A Cornell-led collaboration is flipping the switch on traditional synthetic chemistry by using electricity to drive a new chemical reaction that previously stumped chemists who rely on conventional methods.
This new reaction – detailed in the team’s paper, “Dual Electrocatalysis Enables Enantioselective Hydrocyanation of Conjugated Alkenes,” published June 29 in Nature Chemistry – could spur the manufacture of a host of new, low-cost drugs.
Lin’s lab is exploring the potential applications of electrochemistry, which drives chemical reactions with voltage instead of the reagents favored by traditional organic chemistry. Those reagents can be expensive and difficult to control at larger scales. And while electrochemistry is often employed in battery and energy research, it is less commonly used in chemical synthesis.
Lin has been particularly focused on using electrocatalysis to create chiral molecules – molecules that are non-superimposable mirror images of each other (often referred to as left- and right-handed) and quite prevalent throughout medicinal chemistry. For this project, his group partnered with pharmaceutical company Eli Lilly to identify specific reaction transformations that could be targeted to create low-cost precursors for new drugs.
In this work, Lin and his team developed a catalyst that performs asymmetric catalysis – a way of steering chemical reactions towards a specific chiral product (e.g., production of the right-handed version of a chiral molecule instead of the left-handed one).
“This really allowed us to improve the selectivity of the reaction, so you can get a product pure enough to be used, potentially, for drug discovery purposes,” Lin said. “While this work does not necessarily change the way the drugs are manufactured, it does provide us with access to a large variety of analogs.”
The researchers were able to combine two different reactions – cobalt-mediated hydrogen-atom transfer and copper-promoted radical cyanation – on an alkene substrate using a dual catalytic strategy.
“We have two different catalysts in the system, and each of them takes on a specific role,” Lin said. “Electrochemistry allows us to combine these two chemical systems seamlessly, and power multiple chemical cycles or different oxidation events in the same reaction system.”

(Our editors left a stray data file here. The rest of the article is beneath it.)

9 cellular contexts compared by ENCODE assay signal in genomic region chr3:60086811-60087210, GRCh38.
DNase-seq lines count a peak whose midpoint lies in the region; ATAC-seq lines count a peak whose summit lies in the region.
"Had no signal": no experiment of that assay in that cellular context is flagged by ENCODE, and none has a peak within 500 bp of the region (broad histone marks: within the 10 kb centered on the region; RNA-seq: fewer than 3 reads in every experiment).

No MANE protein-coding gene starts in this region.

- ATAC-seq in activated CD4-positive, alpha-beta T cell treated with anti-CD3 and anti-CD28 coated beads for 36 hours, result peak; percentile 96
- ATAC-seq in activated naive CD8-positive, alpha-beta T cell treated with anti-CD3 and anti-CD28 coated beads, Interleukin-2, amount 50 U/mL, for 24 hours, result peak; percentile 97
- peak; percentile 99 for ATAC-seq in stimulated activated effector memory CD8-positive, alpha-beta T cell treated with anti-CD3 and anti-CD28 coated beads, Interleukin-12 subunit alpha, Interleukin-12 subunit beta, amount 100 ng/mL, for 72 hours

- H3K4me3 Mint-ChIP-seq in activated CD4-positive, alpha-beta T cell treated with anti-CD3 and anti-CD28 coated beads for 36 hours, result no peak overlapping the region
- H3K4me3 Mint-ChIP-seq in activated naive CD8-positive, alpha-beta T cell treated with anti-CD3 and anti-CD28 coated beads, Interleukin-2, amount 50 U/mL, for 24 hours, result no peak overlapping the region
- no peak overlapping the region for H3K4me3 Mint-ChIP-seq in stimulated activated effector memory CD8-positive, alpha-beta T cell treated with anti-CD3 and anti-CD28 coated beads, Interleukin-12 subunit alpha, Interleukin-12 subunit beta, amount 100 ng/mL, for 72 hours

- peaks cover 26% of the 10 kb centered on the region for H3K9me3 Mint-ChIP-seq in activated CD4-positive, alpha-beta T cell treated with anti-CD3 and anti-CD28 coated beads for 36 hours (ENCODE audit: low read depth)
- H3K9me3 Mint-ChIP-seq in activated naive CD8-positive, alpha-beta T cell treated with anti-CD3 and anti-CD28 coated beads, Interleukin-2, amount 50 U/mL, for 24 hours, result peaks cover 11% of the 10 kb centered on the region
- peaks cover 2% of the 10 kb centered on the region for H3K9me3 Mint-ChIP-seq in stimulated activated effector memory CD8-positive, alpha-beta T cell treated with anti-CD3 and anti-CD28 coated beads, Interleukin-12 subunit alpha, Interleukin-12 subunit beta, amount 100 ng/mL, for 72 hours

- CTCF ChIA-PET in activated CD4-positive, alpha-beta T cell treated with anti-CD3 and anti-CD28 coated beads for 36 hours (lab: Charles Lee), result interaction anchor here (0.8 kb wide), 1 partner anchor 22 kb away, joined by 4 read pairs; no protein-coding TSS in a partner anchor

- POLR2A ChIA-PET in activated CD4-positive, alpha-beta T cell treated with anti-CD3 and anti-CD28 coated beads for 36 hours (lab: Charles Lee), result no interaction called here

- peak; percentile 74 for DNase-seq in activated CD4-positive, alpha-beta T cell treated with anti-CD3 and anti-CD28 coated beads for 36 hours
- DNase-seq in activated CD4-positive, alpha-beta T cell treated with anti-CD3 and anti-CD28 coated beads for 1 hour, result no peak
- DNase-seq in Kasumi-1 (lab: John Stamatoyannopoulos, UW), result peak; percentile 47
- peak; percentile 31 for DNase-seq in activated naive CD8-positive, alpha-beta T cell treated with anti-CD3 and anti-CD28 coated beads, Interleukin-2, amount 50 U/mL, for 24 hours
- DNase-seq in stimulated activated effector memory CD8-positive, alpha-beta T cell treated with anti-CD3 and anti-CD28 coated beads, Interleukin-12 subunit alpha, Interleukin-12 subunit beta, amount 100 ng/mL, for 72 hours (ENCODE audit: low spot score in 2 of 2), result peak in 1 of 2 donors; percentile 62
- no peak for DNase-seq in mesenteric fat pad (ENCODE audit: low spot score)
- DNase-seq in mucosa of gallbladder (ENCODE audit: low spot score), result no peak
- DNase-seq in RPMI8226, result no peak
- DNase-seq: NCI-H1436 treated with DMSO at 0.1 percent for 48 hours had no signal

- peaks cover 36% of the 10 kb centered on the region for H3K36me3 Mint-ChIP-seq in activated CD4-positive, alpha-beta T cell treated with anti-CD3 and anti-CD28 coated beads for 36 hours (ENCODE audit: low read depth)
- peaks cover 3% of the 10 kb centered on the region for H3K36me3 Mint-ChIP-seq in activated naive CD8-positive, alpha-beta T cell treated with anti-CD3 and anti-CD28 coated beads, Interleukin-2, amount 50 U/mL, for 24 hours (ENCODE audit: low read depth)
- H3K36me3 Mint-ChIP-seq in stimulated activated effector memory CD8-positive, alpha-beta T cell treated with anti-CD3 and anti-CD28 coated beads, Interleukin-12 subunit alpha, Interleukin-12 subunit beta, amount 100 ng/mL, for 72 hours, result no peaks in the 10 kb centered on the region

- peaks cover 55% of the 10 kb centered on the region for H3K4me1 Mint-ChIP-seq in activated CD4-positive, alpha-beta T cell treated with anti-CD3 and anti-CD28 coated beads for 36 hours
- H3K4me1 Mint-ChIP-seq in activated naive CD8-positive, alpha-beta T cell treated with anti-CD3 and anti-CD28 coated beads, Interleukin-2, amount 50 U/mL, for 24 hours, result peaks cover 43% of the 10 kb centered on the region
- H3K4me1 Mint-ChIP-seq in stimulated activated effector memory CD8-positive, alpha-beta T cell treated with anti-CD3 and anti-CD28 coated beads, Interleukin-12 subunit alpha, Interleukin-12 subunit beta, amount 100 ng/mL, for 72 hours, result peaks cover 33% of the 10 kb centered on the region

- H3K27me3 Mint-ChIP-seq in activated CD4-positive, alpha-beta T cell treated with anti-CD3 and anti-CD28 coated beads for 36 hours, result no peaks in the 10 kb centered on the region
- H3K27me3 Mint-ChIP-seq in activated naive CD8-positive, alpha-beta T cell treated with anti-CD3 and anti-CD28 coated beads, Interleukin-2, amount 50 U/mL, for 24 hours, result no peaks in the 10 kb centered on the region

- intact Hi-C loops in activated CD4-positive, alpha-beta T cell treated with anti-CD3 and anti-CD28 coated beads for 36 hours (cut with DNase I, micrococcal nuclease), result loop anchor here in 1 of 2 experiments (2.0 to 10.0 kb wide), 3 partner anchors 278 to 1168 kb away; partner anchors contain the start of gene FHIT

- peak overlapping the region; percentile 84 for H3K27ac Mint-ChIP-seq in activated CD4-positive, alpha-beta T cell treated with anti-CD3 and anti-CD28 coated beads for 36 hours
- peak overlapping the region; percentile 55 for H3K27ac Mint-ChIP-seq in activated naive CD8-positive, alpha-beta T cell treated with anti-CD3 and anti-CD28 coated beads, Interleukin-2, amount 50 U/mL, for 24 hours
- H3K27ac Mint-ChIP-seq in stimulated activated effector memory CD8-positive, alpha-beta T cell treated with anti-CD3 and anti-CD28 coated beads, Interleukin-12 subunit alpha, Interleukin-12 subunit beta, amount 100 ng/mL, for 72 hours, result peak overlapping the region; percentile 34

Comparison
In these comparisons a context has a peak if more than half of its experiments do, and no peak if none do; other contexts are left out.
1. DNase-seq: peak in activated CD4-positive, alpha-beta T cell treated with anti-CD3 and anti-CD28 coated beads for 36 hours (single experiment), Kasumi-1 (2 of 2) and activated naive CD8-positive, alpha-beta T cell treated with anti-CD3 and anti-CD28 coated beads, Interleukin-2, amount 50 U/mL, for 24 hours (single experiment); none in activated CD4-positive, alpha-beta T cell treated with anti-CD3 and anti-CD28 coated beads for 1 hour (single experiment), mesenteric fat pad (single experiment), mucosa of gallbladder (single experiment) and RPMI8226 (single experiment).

The reaction that resulted – asymmetric hydrocyanation of alkenes – has eluded organic chemists for decades. Now, by varying the substrate, they can tweak the molecular structure of a commercial drug and create new varieties.
To better understand the mechanism behind this long-sought reaction, Lin turned to DiStasio, whose lab specializes in theoretical chemistry. Particularly relevant is the work DiStasio and his group have done describing and understanding the non-bonded (or non-covalent) interactions that occur between molecules.
“After performing a number of detailed quantum mechanical calculations on this system, it became clear to us that the copper catalyst has a rather interesting and dichotomous nature,” DiStasio said. “By combining both attractive and repulsive non-covalent interactions, this catalyst enables a very difficult, yet tremendously useful, chemical reaction.”
The paper’s lead author was former postdoctoral researcher Lu Song. Co-authors include former postdoctoral researcher Niankai Fu; doctoral students Brian G. Ernst and Wai Hang Lee; and Michael Frederick of Eli Lilly.
The research was supported by the National Institute of General Medical Sciences and Eli Lilly, as well as computational resources from the National Energy Research Scientific Computing Center through the U.S. Department of Energy.